There’s actually a ton of really good neuroscience that shows that when you have commitments in multiple places…that anxiety and stress can be debilitating. It can ensure that you drop the ball on projects. It can make it very, very hard for you to focus on the task at hand. The solution is to externalize all of those commitments (and) put them in a single location to ensure that you’re, Number One, doing what you’re saying you’re going to do – that your yes is yes – so that we are operating and living our lives (in) a state of much less anxiety.

JWK: I’ll jump to Number Four since it seems to flow from that. You say “Prioritize Your Yeses: Confidently maintain your commitments.”

JR: Yeah, totally, but the reason why I put the third principle in between these two…”Dissent from the Kingdom of Noise”…is (because), before we can prioritize our to-do lists, we’ve got to have time for silence and solitude to be able to discern the essential from all of the noise around us. When you look at the Gospel biographies this principle is probably the easiest one to see modeled in Jesus’ habits. The Gospels talk incessantly about Jesus’ love of lonely places – sometimes referred to as “solitary places” – three times in the Gospel of Luke alone…I would argue that just stands in stark contrast to the way that most of us live our lives. We are consumed by nonstop news, by nonstop social media, by the pings of our digital devices (and) nonstop podcasts in our ears. We, like Jesus, have to dissent from the Kingdom of Noise if we’re going to be purposeful, present, productive and able to prioritize our yeses.

JWK: I was actually going to go back to that one because it’s right on target with what this blog is about – faith, media and culture – and it seems this particular principle is harder than ever to live up to.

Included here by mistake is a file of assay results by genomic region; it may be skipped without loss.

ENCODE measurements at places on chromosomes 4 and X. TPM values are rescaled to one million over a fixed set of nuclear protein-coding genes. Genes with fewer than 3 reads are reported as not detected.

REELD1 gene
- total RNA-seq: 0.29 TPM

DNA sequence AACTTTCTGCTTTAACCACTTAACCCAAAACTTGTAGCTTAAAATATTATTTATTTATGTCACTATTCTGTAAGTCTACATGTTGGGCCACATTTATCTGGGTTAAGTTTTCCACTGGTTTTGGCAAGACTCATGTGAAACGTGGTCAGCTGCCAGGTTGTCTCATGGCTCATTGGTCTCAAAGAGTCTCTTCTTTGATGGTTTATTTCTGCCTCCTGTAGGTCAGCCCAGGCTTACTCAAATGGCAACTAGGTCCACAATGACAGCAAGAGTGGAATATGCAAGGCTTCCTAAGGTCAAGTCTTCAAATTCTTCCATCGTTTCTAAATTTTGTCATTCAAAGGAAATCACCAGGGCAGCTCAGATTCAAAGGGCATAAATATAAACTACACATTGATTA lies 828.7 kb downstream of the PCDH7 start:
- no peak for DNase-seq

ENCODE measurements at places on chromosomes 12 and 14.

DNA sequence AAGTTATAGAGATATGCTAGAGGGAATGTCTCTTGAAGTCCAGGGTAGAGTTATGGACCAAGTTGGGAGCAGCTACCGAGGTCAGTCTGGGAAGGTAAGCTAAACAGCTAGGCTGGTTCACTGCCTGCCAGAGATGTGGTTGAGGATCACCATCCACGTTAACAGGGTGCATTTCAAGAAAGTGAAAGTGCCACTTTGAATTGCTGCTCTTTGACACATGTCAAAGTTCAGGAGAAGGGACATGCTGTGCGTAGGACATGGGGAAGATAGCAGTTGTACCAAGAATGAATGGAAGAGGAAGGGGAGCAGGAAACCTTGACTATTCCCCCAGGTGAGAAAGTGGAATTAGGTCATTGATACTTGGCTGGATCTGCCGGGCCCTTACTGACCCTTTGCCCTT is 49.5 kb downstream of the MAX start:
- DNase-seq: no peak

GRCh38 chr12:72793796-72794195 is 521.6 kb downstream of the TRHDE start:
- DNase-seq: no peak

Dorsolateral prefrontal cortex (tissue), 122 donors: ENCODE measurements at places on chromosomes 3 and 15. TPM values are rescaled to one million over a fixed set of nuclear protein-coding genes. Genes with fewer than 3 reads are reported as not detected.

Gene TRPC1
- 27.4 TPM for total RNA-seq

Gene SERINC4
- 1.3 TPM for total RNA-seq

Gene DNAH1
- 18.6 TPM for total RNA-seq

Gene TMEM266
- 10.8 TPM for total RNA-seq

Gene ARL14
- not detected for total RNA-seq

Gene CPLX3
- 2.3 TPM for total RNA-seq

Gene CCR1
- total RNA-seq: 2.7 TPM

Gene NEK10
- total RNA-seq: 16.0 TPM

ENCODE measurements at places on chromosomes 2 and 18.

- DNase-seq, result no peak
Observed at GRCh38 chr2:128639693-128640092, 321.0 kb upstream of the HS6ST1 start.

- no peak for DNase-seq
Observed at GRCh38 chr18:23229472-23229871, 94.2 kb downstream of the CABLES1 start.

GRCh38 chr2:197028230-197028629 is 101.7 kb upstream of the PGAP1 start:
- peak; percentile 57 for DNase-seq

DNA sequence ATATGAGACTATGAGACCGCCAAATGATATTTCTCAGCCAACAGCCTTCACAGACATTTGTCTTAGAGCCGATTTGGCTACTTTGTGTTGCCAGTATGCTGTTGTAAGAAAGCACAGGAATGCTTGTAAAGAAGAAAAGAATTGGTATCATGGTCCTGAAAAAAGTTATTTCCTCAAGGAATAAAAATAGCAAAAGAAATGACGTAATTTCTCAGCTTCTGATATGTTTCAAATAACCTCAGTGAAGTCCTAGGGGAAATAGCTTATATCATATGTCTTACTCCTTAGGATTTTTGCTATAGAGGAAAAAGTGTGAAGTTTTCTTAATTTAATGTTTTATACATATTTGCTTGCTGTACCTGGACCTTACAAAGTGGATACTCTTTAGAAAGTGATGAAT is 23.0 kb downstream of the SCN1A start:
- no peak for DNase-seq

JR: Yeah, for sure. I’ve read your blog. In fact, I just added that Netflix movie The Starling to my queue because I really enjoyed your review of it. I’m not saying no noise. I enjoy Netflix and the like as much as the next guy. I just think we gotta admit that there’s a serious problem when the shower is the only place where we are bored and truly quiet – like it’s the last place on Earth where there’s no noise in our lives – and, again, it just stands in stark contrast to the Way of Jesus who, Christian or not, I think we can agree is the most productive person who ever lived.

Boredom is necessary for doing great work and doing great thinking. I’m not saying no media and no entertainment but I do think we all can benefit greatly from less of it in our lives and having periods of time in which we step outside of what (C.S.) Lewis called the Kingdom of Noise to think, to be creative and, most importantly, to listen to the Voice of God.

JWK: Between traditional media and social media, media as a whole is pretty pervasive.

JR: Oh, yeah – and the problem with social media, in particular, is the opinion overload. You’re constantly getting opinion, explicitly and implicitly, about what you should be focused on and how you should spend your time. It’s not just information overload that’s provided by nonstop news – CNN, etcetera – it’s the opinion overload of social media which can be really disastrous to our ability to prioritize our yeses (and) to decide what on our to-do list matters most.

JWK: So, how do you determine who to say no to – and how to say no? You also say there’s a Christian way to saying no.